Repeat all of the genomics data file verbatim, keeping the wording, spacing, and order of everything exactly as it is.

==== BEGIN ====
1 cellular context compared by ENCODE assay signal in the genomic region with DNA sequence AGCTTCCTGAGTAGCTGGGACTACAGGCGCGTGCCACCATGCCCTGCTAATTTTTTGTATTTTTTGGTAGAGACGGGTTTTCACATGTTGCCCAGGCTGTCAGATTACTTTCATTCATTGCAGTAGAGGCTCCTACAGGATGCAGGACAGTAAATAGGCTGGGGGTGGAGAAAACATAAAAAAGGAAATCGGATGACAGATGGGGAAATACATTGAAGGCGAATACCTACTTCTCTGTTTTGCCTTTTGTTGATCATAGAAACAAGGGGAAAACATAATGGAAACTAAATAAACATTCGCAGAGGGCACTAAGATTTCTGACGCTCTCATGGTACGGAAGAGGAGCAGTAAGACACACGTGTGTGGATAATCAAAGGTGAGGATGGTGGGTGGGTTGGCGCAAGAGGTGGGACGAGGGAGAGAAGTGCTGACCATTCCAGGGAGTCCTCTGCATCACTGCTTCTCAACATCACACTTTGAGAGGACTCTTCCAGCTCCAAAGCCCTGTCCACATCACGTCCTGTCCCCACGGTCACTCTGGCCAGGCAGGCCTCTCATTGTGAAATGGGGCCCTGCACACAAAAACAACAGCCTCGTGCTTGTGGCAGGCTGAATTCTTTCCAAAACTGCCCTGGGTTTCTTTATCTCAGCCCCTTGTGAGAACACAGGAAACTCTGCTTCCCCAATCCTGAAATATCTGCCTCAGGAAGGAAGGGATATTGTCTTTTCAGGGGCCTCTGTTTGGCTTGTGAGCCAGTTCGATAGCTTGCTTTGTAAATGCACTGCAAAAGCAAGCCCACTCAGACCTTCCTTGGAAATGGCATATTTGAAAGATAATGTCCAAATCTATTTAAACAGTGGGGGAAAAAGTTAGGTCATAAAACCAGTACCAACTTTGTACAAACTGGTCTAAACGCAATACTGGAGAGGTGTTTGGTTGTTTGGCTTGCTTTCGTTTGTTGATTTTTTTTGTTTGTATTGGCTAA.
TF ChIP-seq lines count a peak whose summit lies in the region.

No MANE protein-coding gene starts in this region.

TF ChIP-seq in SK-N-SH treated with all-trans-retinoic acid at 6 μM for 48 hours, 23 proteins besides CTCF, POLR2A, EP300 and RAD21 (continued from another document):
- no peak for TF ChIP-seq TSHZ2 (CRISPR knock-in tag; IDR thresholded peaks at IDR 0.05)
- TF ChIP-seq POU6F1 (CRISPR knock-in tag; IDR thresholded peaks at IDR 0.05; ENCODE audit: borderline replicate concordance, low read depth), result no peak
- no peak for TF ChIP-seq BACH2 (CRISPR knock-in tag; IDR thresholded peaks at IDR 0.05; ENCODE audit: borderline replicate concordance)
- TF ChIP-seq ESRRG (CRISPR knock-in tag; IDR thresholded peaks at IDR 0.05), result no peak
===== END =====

1 cellular context compared by ENCODE assay signal in the genomic region with DNA sequence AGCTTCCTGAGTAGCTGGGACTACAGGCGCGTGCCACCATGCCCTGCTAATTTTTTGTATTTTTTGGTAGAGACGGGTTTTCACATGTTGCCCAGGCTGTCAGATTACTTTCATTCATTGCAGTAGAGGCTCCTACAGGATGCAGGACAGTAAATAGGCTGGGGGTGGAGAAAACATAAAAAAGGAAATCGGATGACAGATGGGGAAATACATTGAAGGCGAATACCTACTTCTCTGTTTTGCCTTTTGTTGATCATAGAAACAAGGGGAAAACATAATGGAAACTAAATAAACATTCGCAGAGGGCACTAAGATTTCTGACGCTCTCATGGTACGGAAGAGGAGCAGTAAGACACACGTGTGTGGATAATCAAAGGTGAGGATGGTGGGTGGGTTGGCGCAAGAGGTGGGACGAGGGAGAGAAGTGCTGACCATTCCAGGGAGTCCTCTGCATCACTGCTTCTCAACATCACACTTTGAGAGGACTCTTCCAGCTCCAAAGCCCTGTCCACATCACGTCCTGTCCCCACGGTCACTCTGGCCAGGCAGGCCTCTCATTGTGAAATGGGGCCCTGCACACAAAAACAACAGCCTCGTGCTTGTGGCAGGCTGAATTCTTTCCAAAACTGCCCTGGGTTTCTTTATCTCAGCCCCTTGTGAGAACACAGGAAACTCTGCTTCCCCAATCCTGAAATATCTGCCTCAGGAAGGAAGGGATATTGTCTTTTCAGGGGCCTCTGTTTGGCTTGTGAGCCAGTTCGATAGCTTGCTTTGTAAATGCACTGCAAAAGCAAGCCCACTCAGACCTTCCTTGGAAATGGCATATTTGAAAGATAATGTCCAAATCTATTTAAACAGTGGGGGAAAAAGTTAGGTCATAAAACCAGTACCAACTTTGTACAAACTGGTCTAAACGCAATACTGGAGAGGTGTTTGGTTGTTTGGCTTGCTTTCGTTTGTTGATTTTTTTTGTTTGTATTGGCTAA.
TF ChIP-seq lines count a peak whose summit lies in the region.

No MANE protein-coding gene starts in this region.

TF ChIP-seq in SK-N-SH treated with all-trans-retinoic acid at 6 μM for 48 hours, 23 proteins besides CTCF, POLR2A, EP300 and RAD21 (continued from another document):
- no peak for TF ChIP-seq TSHZ2 (CRISPR knock-in tag; IDR thresholded peaks at IDR 0.05)
- TF ChIP-seq POU6F1 (CRISPR knock-in tag; IDR thresholded peaks at IDR 0.05; ENCODE audit: borderline replicate concordance, low read depth), result no peak
- no peak for TF ChIP-seq BACH2 (CRISPR knock-in tag; IDR thresholded peaks at IDR 0.05; ENCODE audit: borderline replicate concordance)
- TF ChIP-seq ESRRG (CRISPR knock-in tag; IDR thresholded peaks at IDR 0.05), result no peak